Perhaps no combination of instrument and style carries the predictability of the free jazz tenor saxophone and it's to Stephen Gauci's abiding credit that he manages both to embody a tradition and refresh it at every turn. The over-the-top blowout is, of course, part of Gauci's vocabulary. Eventually it will all show up: mystical yipping onslaughts, Pharoah-esque polyphonic bursts, the Ayler birth wail, the split-tones and multiphonicseverything that's made the tenor the expressionist's instrument of choice. But it's all deployed with the subtlest and most supple intelligence and there are contrasts that can startle.
Gauci makes effective use of the short heads he's fabricated here, using composition to delineate emotional zones clearly, areas of tonal concentration and rhythmic impetus, creating variety and depth at every turn and hinting at internalized voices from shakuhachi to swing. Sonny Rollins was likely part of Gauci's stylistic formation and he can build a solo out of well-placed and varied micro-figures, whether in compound dialogues with his partnersbassist Mike Bisio and drummer Jay Rosen, or traveling his own path through the surging rhythmic fields. It's often his introspective side that's most arresting. On "One That Got Away," Gauci lowers his volume almost to silence, using it to build drama and assemble meaning. The beautiful "Branching Streams Flow in the Darkness" feels both impassioned and somehow suppressed.
His sound is highly personal and flexible, at times a kind of twisted cry, an intense, warbling, yet muffled sound that carries as much feeling as any sound might. Along with his previous CIMP CDs and his 2007 Clean Feed date Nididhyasana, Substratum confirms that Gauci is among the most significant tenor saxophonists to emerge in recent years.
Track Listing: Threshold; Waking Down; Branching Streams Flow in the Darkness; Startling Suchness; This Cannot Be Lost; Song of Sundaram; Substratum; One That Got Away; When My Day Comes; The Dead Can Only Live; Here and Now.
Personnel: Stephen Gauci: tenor saxophone; Michael Bisio: bass; Jay Rosen: drums.
I was first exposed to Jazz when a couple of dear friends of mine turned me onto it around 1971. I was already into Progressive music, R n' B, Soul, Motown, Latin Rock and other styles that were a great ladder to Jazz
I was first exposed to Jazz when a couple of dear friends of mine turned me onto it around 1971. I was already into Progressive music, R n' B, Soul, Motown, Latin Rock and other styles that were a great ladder to Jazz.
Being a Musician myself, (Lead Guitar/Bass Guitar), I studied at the Dick Grove School of Music with Dick Grove, Jeff Richman and Lee Ritenour. This was around '84-'85. I started playing the Guitar in November 1967. Playing Guitar came quite naturally to me thank goodness. Though I spent hours upon hours practicing while my school buddies were doing Sports.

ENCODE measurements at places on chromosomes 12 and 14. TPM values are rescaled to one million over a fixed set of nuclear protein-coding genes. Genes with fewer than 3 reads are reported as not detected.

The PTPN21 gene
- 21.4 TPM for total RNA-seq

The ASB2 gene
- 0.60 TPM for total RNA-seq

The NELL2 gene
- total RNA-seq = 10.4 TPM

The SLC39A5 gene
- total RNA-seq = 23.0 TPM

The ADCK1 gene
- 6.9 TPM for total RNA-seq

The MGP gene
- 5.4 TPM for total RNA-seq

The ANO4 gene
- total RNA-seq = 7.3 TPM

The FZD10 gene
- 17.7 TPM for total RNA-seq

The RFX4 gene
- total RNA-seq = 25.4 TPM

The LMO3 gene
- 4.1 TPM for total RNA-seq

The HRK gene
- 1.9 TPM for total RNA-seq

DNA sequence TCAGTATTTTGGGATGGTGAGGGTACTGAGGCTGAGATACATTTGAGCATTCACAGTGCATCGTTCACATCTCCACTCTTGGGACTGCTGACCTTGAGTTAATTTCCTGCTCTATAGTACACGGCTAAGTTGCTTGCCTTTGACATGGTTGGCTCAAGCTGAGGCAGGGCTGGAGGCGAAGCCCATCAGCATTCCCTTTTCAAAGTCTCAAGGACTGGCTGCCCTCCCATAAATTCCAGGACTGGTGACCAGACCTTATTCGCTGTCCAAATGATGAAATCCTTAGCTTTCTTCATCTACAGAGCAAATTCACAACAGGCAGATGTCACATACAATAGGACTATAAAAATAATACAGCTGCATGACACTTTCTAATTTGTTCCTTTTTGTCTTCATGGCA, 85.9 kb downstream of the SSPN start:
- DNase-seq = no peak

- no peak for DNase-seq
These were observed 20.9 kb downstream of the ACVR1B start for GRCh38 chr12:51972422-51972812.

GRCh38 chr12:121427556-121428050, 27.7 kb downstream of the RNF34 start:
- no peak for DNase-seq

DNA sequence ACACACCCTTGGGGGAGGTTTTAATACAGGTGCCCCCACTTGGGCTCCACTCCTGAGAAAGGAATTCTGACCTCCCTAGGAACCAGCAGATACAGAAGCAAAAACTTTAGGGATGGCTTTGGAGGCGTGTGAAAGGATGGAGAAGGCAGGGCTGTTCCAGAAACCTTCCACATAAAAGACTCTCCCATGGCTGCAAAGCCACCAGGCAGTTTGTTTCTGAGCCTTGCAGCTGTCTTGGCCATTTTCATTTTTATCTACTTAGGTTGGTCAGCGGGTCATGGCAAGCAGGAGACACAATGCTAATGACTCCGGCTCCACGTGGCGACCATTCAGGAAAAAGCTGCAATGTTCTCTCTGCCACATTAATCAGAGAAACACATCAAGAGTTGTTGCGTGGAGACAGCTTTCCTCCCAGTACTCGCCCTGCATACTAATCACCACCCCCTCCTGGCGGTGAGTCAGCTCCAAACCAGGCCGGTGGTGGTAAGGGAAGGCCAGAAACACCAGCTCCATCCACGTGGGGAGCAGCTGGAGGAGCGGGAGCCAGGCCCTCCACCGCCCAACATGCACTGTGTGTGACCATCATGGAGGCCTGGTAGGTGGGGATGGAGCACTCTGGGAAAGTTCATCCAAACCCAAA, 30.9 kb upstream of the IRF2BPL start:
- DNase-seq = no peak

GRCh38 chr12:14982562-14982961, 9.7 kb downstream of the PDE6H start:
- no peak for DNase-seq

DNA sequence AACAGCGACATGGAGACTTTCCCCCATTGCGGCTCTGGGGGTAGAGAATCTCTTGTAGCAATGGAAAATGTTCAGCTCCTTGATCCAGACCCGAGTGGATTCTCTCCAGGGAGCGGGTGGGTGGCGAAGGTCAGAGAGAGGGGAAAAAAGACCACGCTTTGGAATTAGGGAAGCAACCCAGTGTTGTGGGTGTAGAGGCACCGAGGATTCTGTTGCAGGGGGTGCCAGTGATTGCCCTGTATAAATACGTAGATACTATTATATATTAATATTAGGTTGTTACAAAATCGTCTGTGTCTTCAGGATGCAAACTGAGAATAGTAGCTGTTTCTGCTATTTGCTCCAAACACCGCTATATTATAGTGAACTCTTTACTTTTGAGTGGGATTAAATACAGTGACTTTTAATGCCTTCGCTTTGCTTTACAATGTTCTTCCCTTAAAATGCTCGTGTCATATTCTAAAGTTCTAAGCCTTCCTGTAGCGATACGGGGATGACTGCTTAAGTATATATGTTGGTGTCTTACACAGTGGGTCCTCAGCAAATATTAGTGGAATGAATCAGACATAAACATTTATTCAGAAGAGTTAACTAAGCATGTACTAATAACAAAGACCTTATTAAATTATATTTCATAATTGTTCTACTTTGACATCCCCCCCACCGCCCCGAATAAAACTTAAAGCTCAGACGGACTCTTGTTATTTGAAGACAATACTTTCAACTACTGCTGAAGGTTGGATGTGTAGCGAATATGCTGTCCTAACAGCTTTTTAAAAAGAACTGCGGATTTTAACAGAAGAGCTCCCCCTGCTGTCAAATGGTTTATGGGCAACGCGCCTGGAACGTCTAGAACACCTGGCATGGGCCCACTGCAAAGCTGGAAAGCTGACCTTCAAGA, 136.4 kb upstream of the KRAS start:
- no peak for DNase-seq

It was in the early '70s that I really got into Jazz, Jazz Rock, Jazz Fusion and World Music. Seeing Weather Report, Miles Davis, Wayne Shorter, Larry Carlton, Steely Dan, John McLaughlin and the Mahavishnu Orchestra, RTF, Herbie Hancock and the Headhunters, VSOP, Freddie Hubbard and so many, many more amazing artists opened my eyes to the beauty and eloquent nature of Jazz. I really love the brilliant ensemble playing that is in Jazz!!
When I play and write music, it blends so many style together. Many fans ask me why my playing sounds so jazzy. It's because I understand Blue Notes, the phrasing, the tonality, time signatures and more. I can also play Rock, Folk, Soul, R n' B and other styles too. I seem to gravitate more and more as I get older to a jazzier style. Currently I'm 62 years old. I have released 2 CDs world-wide. Working on my 3rd.
I also teach Guitar/Bass/Music Theory to my students. They range from 6 years old to much, much older. (I was hired by the City of Aurora, CO to teach ages 6-13 specifically). Currently I teach 41 children in 5 classes. Additionally another 7 private students.
My wife, Meesh, and I love Jazz dearly. It was one of the things that we share together!
Most of the people that I know today do not get jazz. I try to explain what to listen for, but many times the music of Jazz is a bit much for them. So be it.
In a nutshell, I live, breath and listen to Music 24/7. No TV except the Food Channel and Weather.
I love John Kelman's articles. They are so insightful and well-constructed!
Thank you all for doing what you do.